The people listed below would be folksingers or the most radical of bluesmen in another age. Or they might not make it anywhere. They are in no way bad singers, though a large portion of the melisma-conditioned public would disagree.
Wondering where someone like Billy Corgan, Courtney Love, Anthony Kiedis or Henry Rollins might be? They would better qualify for a list of the Worst Rock 'n' Roll Singers Who Struggle To Sing Rock 'n' Roll.
25) Nick Cave: Nick Cave is lots o' fun and truly manic when he screams and does his demented voodoo-blues-preacher-howl, but when he sings ballads he warbles on notes so horribly he sounds like Peter Brady singing "Time To Change." There's a reason the Birthday Party were a swell batch of blare and a good part of it had to with young, earnest Nick Cave ruining his vocal cords! Thanks, Nick!
23) Cherie Currie: She never had much of a career in rock 'n' roll. It wasn't for her. But one-hit wonders deserve their moment, too, and "Cherry Bomb" was one of those hilarious junk-culture moments that were irresistible in their day, even if you knew Kim Fowley was laughing all the way to the next magazine editor's office.
21) Tom Waits: Waits could've spent his life as a piano man, playing bars and singing sentimental for the "Things Were Better Back Then" crowd. He did it for years and was quite good at it. Then his wife took over and saved his life. He's now NPR-approved, which is a shame, but as long as he continues to howl, we're all OK.
19) Joe Strummer: The British accent made him sound ever coarser to American ears. Which was a good thing, since no one was looking for him to sing ballads or to sing pretty. Sometimes not having an option is the best option of all.
17) Carrie Brownstein: Before everyone met her in Portlandia, Carrie was the less-accommodating singer in Sleater-Kinney who yipped like an angry and confused dachshund (is there any other kind?). Just another singer who rewrote the rules to include herself.
15) Mark E. Smith: There are thousands of records out there by The Fall, many of which are legitimate. Having a two-and-a-half-note-range didn't stop Johnny Cash, so a one-and-a-half note range isn't going to stop the star of Salford. Are you thinking you can't sing? Can you talk?
13) Iggy Pop: Funny how so many punks wanted to be Frank Sinatra. You can hear the lounge singer in Iggy just dying to get out in "Gimme Danger" and the fact that he barely comes close makes it all the better.
11) Roky Erickson: Granted, the 13th Floor Elevators were a band, but Roky's enchanted his hardcore followers with a voice both menacing and insecure, strong but fragile, the sound of a man who's seen ghosts and has lived to tell about it. "You're Gonna Miss Me" is a classic, but "Cold Night for Alligators," "Night of the Vampire" and "I Have Always Been Here Before" all deserve distinction. That people know more about the Crosby, the Stills and the Nash is a statistical aberration that appears far too frequently to be an aberration, so the truth shall be random until further notice.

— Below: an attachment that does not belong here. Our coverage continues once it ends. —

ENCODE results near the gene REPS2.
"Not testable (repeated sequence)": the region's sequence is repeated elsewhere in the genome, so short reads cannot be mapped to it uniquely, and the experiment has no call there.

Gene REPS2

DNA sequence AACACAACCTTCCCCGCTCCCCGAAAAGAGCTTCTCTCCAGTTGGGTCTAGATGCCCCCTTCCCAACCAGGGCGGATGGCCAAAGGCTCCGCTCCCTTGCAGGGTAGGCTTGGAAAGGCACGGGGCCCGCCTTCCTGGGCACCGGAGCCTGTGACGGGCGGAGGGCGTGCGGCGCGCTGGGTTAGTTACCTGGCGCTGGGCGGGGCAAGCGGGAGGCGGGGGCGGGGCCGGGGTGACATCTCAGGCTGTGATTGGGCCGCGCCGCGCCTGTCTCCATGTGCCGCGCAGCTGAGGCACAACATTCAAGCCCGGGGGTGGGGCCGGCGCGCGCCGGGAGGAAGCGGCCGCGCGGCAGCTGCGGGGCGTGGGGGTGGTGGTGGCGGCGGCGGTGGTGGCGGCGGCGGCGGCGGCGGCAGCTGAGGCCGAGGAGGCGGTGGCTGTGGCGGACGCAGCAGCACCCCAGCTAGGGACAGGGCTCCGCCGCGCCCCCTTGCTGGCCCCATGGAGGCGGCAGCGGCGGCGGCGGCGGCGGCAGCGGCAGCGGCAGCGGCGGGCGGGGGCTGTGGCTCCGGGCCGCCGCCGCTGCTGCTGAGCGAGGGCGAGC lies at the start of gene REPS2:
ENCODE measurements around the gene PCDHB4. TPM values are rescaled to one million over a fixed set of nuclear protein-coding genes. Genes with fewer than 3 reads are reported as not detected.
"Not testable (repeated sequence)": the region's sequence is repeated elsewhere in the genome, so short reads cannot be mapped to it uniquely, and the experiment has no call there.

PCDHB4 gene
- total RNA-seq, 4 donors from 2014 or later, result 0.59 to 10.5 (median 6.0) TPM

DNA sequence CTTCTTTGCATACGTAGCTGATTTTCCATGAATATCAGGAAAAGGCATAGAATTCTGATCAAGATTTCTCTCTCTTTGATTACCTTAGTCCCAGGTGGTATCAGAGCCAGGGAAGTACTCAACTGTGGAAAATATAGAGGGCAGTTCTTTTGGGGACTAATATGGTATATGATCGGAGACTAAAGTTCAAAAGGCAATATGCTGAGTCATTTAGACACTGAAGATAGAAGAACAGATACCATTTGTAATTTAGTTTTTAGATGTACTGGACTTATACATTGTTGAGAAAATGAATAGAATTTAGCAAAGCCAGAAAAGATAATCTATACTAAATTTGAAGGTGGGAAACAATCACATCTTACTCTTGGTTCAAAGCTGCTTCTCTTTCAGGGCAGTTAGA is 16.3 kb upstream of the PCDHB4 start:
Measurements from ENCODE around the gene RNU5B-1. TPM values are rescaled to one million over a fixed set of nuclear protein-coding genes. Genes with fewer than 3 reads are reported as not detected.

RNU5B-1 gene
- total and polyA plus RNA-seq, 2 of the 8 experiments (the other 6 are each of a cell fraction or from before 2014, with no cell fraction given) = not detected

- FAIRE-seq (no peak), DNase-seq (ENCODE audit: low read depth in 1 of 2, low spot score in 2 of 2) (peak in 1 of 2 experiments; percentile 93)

9) Exene Cervenka: People have complained to me that Exene is pitch-challenged. To which, I smile politely and agree. They're right. Her solo records can be tough going. But the first two X albums alone are reason enough in my silly, non-existent book to worship Exene for singing and harmonizing with John Doe.
7) Patti Smith: On my scorecard, she's got at least "Hey Joe," "(Pee-pee) Factory," "(Pee-peeing) In A River," "Ask the Angels," "Because The Night" and "Dancing Barefoot." It's confusing when one-hit-wonder garage-punk types have long sophisticated careers.
5) Johnny Rotten: The early records by PiL were more interesting than anything else he'd do, but for sheer visceral nastiness that personified the job he was given, Johnny Rotten nailed being the singer for the Sex Pistols. Who else could sing "Anarchy in the UK" or "God Save the Queen"? Paul Anka?
3) Bob Dylan: We forever hear the garbage that Bob Dylan "can't" sing. But it's more like people can't "hear." As this list should prove, you don't need to be Celine Dion to sing rock 'n' roll. In fact, you can't be Celine Dion and sing rock 'n' roll. I don't mean to single out Ms. Dion. The guy in Death Cab for Cutie can't sing rock 'n' roll either.
1) Little Richard: Yes, I suppose he's a gospel singer, but what kind of gospel singer scares all the saints away? That cry goes far beyond the range of spiritual enlightenment until it lands in a frightening new place where all men and women are free not from sin but from themselves. Now, that's a deal!
- Arts & Entertainment
- John Lennon
- Mick Jagger
- Elvis Presley
- Joe Strummer
- Jerry Lee Lewis